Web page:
Thursday, April 16, 2015

"Dungeons and Dragons stopped being a tabletop game years or decades ago" - Nathan Stewart, Brand Director for Dungeons & Dragons at Wizards of the Coast

There is a decent sized interview with Nathan Stewart about D&D over at Forbes, but this is the quote that really caught my eye:
Q - One of the big goals of fifth edition was to revitalize the brand overall –to make Dungeons & Dragons associated with stuff like video games, board games, books, and comics as much as it is with tabletop RPGs. Is the brand where you wanted it to be at this point? 
A - Is it where we wanted it to be? Let me back up a little bit and say that for the first part of your question, we obviously had big goals for the in shoring up the core of the brand –the tabletop RPG fifth edition and the playtest, that was the heavy lifting done behind the scenes. Wizards is publishing the spiritual core of the brand. 
But yeah, on the whole, Dungeons and Dragons stopped being a tabletop game years or decades ago. I mean, we’ve been a powerhouse in video games, for years now, and we’ve had movies –whether you like them or not, we still had them– tons of novels, comics, apparel, table top minies, just a lot of stuff across the board. So I will say that in terms of the 40th anniversary, I thought it was a tremendous year to celebrate all things D&D. We saw people coming back in waves, we’re seeing tastemakers and celebrities continue to devote their love of D&D publicly, and I think that’s a sign that culturally, you’re hitting the marks that you want.
D&D stopped being a tabletop game decades ago? That would mean at least back to 1995.

Dungeons & Dragons was a viable tabletop game in the 3x era. 4e is where it dropped much of it's tabletop luster, and that was in 2008.

Still, if there were any doubt that those migrating to D&D 5e are already playing a dead system...


  1. I couldn't disagree more. WotC is treating D&D as a cross-platformed brand. Tabletop RPGs are part of that, but so are board games, video games, and other media. I guess a more accurate statement would be D&D stopped being *just* an RPG decades.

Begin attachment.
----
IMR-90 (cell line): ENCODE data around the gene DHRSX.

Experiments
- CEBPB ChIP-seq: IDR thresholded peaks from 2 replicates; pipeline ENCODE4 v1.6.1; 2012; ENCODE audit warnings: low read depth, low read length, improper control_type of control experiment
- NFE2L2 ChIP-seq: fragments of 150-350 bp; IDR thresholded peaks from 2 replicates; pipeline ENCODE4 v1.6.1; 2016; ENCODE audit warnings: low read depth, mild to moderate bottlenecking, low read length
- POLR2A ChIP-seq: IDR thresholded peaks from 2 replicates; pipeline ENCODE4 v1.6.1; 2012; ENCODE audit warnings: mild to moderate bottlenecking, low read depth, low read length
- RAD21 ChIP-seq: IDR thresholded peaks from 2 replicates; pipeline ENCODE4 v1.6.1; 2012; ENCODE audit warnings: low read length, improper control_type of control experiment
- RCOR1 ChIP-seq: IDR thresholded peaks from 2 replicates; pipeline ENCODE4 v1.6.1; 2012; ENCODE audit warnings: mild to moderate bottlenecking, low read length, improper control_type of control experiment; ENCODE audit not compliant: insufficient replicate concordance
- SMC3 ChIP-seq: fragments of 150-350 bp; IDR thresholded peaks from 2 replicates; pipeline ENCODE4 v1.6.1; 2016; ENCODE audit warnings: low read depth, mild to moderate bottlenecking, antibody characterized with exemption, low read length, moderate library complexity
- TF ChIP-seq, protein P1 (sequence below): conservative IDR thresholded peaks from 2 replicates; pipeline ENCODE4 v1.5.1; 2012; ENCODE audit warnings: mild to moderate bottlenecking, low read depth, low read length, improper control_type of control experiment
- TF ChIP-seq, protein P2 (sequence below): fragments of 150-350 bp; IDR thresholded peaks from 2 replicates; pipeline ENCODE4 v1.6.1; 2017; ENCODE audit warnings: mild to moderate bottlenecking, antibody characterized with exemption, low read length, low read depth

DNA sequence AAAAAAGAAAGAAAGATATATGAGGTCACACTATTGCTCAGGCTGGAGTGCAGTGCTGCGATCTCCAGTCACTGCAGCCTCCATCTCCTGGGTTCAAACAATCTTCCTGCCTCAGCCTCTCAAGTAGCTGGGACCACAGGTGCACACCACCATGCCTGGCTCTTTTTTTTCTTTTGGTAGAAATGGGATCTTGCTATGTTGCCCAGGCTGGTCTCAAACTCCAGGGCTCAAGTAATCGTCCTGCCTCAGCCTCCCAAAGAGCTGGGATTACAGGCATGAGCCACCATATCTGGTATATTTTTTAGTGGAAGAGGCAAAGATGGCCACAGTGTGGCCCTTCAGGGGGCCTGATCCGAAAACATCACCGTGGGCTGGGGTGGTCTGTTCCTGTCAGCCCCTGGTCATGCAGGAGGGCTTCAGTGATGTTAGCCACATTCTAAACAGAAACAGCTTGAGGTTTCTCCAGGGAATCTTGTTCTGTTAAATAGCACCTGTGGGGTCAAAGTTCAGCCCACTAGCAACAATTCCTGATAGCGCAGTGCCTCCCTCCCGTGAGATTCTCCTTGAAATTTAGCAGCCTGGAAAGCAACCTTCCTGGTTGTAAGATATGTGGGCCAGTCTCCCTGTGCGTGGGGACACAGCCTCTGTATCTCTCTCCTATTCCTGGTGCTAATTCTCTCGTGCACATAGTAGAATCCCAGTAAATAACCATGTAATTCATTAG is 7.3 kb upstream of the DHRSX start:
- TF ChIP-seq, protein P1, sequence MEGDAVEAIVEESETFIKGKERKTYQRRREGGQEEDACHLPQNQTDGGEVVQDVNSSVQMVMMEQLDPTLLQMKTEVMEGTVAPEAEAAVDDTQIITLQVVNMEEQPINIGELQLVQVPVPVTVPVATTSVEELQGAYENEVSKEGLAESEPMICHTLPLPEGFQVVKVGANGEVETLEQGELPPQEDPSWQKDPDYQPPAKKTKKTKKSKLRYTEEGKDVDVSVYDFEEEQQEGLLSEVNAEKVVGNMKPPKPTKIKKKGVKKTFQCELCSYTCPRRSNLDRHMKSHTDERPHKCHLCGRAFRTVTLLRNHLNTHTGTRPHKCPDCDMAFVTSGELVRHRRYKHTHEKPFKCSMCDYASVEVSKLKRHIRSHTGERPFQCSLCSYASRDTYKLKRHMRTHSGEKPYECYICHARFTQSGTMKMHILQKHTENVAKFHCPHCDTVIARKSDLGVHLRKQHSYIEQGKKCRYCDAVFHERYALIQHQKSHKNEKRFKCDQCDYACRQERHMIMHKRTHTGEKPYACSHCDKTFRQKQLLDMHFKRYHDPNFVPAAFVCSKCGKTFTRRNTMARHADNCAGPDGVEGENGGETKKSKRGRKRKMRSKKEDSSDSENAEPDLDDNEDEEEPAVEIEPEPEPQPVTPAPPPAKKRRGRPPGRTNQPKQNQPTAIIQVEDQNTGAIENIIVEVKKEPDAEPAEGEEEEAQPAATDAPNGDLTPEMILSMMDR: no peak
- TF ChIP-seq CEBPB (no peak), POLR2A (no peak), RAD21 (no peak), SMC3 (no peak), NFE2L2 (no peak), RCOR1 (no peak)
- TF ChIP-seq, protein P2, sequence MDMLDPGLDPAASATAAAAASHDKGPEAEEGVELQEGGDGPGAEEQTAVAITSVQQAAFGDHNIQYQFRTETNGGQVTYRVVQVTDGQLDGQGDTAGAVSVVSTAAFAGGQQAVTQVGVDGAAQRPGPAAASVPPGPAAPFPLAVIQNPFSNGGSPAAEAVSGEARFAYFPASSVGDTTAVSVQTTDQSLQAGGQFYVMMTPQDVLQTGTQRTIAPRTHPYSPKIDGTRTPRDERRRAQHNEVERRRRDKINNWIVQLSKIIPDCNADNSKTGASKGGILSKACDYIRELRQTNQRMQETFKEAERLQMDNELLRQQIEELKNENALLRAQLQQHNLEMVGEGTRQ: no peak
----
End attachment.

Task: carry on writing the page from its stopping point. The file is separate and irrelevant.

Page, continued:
I think this is a great way to look at it, because I think it'll lead to fewer mistakes like the ones we saw in 4e. Instead D&D the RPG is just part of a larger brand. With 4e we saw a game that was over designed, over analyzed, badly marketed and just had "corporations telling writers what is best" and it shows in the game.

    Instead, by taking 5th and making a central game that's not overly supplemented, and instead focusing on the adventures themselves, we're getting a game that's free to be played with without a glut of supplements cluttering up the game play.

    I like the logic of the current D&D team and I like the RPG's current incarnation.

  2. I think that may not be a charitable reading: the question refers to the brand, i.e., what the trademark signifies. And from a monetary point of view, I expect Stewart is right: the D&D brand extends across several different media, and tabletop gaming isn't the lucrative or largest part. It's like saying Marvel stopped being a comic book company years or decades ago.

    I don't think it's particularly damning: whatever trademarks have survived for 40 years, have almost certainly done so by zipping into various licensing deals. James Bond hasn't been a novel series since 1962.

  3. You are taking the comment way out of context... and I'm pretty sure on purpose, not out of ignorance.

    He is saying D&D is not only a table top RPG, but has been present as a brand in other media for years upon years. When did Pool of Radiance come out? 1988! Over 25 years ago. Even before that there was the the Intellivision video game title (1982).

    Not to mention the cartoon or other media avenues that were explored in the 80's and 90's.

    That's over 30 years in media other than just table top RPGs.